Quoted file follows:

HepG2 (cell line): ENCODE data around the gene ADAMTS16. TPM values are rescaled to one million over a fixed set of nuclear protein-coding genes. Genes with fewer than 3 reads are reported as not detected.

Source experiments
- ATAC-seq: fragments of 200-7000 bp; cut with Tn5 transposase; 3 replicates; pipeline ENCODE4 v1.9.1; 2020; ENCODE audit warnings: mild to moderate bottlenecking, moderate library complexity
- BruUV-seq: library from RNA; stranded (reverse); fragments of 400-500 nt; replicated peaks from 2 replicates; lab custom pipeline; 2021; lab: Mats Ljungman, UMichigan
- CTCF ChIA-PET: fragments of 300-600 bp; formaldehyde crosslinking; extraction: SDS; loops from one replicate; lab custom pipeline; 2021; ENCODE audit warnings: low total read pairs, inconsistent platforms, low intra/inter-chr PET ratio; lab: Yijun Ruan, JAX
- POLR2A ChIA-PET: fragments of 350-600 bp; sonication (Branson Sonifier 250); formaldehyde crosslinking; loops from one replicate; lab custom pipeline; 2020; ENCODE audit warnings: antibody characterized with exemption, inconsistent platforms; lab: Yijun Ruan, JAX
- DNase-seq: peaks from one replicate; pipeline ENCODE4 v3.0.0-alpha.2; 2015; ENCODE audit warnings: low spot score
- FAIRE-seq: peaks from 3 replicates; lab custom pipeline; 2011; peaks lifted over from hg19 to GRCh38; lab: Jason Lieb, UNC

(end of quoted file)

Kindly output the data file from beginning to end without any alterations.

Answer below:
HepG2 (cell line): ENCODE data around the gene ADAMTS16. TPM values are rescaled to one million over a fixed set of nuclear protein-coding genes. Genes with fewer than 3 reads are reported as not detected.

Source experiments
- ATAC-seq: fragments of 200-7000 bp; cut with Tn5 transposase; 3 replicates; pipeline ENCODE4 v1.9.1; 2020; ENCODE audit warnings: mild to moderate bottlenecking, moderate library complexity
- BruUV-seq: library from RNA; stranded (reverse); fragments of 400-500 nt; replicated peaks from 2 replicates; lab custom pipeline; 2021; lab: Mats Ljungman, UMichigan
- CTCF ChIA-PET: fragments of 300-600 bp; formaldehyde crosslinking; extraction: SDS; loops from one replicate; lab custom pipeline; 2021; ENCODE audit warnings: low total read pairs, inconsistent platforms, low intra/inter-chr PET ratio; lab: Yijun Ruan, JAX
- POLR2A ChIA-PET: fragments of 350-600 bp; sonication (Branson Sonifier 250); formaldehyde crosslinking; loops from one replicate; lab custom pipeline; 2020; ENCODE audit warnings: antibody characterized with exemption, inconsistent platforms; lab: Yijun Ruan, JAX
- DNase-seq: peaks from one replicate; pipeline ENCODE4 v3.0.0-alpha.2; 2015; ENCODE audit warnings: low spot score
- FAIRE-seq: peaks from 3 replicates; lab custom pipeline; 2011; peaks lifted over from hg19 to GRCh38; lab: Jason Lieb, UNC